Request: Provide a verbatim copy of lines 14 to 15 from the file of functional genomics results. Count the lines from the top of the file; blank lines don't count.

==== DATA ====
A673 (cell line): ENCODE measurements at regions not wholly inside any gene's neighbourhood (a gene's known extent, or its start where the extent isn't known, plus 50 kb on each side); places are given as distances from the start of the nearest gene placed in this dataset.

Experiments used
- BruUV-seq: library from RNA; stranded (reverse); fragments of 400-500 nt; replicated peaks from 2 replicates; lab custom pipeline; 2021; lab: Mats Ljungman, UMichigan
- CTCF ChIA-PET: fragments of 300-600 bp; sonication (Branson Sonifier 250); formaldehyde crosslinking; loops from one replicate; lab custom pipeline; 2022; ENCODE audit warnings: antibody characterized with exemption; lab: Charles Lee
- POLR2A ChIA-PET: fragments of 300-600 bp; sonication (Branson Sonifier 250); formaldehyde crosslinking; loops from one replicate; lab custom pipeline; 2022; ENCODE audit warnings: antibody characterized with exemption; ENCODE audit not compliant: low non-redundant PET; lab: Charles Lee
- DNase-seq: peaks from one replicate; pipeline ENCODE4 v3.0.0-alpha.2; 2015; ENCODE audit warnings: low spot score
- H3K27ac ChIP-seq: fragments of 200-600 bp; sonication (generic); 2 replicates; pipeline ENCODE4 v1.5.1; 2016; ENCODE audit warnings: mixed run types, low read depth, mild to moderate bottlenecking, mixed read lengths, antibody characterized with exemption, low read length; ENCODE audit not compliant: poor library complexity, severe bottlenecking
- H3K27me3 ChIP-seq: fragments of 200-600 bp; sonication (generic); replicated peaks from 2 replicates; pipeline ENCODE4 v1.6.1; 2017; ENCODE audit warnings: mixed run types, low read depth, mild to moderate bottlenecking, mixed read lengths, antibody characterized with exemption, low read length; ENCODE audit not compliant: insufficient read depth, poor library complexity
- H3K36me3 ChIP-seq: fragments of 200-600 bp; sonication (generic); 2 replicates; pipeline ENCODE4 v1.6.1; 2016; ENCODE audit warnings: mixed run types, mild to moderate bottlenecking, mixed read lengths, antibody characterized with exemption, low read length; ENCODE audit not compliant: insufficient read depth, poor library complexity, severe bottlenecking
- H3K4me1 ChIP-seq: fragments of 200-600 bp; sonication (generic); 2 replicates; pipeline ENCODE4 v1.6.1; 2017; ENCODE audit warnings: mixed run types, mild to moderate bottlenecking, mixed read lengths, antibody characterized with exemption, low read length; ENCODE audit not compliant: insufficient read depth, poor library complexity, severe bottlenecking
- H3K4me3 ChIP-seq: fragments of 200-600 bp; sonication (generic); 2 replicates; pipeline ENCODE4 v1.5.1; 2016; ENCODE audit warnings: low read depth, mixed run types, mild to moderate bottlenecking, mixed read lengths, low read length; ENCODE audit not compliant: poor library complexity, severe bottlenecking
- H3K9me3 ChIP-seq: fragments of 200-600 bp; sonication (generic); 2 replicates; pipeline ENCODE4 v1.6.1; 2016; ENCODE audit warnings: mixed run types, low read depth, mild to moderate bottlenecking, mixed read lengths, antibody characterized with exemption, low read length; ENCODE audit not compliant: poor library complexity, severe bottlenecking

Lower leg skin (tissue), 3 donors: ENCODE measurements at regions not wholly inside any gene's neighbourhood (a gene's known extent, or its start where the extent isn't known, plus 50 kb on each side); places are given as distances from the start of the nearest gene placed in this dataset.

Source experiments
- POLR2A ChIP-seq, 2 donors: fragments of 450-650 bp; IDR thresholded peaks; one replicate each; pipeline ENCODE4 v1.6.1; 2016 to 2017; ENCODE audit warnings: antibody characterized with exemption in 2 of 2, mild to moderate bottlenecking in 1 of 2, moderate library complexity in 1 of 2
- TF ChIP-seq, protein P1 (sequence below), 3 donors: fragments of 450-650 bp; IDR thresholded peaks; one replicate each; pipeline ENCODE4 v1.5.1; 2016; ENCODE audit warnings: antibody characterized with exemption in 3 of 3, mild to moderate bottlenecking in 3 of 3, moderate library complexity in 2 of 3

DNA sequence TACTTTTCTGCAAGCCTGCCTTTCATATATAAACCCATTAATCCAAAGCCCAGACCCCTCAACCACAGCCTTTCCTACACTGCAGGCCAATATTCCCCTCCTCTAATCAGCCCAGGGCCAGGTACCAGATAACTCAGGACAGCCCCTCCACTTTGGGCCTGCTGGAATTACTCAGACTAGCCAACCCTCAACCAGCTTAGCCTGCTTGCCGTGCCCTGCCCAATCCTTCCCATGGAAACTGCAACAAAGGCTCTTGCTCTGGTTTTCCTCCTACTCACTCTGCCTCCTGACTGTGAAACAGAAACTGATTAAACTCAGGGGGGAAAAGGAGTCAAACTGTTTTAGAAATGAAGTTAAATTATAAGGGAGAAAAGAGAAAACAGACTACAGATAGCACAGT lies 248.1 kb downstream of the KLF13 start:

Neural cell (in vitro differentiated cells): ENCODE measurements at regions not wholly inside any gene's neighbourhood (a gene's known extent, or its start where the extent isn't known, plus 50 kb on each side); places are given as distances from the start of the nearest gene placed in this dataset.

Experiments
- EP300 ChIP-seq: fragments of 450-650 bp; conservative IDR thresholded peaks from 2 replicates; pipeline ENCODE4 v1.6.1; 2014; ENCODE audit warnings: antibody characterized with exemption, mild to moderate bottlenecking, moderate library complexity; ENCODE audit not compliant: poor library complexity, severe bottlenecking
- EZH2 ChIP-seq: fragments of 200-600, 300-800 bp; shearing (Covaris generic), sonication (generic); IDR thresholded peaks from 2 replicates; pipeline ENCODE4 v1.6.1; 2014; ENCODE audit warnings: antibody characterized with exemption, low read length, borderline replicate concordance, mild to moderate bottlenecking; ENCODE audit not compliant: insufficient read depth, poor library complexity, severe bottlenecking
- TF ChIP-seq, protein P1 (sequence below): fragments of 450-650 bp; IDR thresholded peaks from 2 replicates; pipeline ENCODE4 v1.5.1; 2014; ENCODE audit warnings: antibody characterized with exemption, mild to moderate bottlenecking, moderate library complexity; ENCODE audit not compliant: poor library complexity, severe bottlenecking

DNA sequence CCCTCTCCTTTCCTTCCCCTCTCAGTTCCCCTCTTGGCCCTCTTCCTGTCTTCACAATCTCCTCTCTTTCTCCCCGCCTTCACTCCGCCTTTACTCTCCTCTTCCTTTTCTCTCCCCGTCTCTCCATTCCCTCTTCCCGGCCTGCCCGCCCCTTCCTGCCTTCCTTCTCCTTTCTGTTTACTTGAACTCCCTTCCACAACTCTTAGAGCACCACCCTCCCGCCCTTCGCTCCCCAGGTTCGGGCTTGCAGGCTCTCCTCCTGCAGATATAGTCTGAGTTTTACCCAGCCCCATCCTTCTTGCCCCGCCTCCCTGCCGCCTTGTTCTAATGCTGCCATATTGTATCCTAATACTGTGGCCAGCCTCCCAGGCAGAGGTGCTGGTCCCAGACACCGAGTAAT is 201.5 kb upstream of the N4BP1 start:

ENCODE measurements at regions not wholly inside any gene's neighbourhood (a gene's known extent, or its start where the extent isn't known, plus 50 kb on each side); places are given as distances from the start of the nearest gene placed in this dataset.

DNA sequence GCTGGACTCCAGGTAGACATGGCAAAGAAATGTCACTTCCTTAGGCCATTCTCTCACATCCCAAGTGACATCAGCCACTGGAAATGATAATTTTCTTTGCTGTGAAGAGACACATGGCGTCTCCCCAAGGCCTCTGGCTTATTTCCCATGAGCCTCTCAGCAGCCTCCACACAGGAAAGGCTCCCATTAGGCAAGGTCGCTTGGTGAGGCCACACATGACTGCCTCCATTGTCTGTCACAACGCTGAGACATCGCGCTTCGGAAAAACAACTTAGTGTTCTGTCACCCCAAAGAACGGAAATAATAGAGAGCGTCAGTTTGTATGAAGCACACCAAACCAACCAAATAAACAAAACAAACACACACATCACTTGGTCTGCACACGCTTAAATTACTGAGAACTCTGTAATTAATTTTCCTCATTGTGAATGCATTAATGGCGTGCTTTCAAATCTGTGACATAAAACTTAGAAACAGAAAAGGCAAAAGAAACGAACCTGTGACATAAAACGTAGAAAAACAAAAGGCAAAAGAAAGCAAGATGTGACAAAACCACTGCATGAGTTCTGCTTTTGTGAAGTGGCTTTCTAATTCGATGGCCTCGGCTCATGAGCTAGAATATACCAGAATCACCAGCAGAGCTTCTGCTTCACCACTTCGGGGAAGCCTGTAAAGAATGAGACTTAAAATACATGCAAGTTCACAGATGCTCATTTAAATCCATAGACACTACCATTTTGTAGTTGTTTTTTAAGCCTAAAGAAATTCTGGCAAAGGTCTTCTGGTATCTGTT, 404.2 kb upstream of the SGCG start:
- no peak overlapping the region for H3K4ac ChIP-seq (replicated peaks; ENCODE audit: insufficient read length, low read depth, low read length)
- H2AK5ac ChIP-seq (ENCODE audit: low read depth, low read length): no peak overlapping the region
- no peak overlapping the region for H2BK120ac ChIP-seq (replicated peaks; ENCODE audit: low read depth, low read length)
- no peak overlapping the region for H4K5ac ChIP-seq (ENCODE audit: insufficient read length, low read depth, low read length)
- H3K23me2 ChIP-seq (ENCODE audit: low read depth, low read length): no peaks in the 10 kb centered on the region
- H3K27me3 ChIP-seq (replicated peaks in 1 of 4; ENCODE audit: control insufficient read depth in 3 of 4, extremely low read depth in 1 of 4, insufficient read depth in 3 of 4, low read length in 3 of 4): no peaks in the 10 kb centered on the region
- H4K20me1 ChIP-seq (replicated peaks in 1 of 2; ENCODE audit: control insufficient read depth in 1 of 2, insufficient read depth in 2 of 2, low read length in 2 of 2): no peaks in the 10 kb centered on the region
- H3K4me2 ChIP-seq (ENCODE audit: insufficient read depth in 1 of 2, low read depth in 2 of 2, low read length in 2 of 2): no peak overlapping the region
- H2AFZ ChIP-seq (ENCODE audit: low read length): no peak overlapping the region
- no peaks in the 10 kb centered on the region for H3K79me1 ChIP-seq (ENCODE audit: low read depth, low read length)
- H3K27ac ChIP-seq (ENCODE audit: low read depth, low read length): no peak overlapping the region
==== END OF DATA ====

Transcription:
Source experiments
- POLR2A ChIP-seq, 2 donors: fragments of 450-650 bp; IDR thresholded peaks; one replicate each; pipeline ENCODE4 v1.6.1; 2016 to 2017; ENCODE audit warnings: antibody characterized with exemption in 2 of 2, mild to moderate bottlenecking in 1 of 2, moderate library complexity in 1 of 2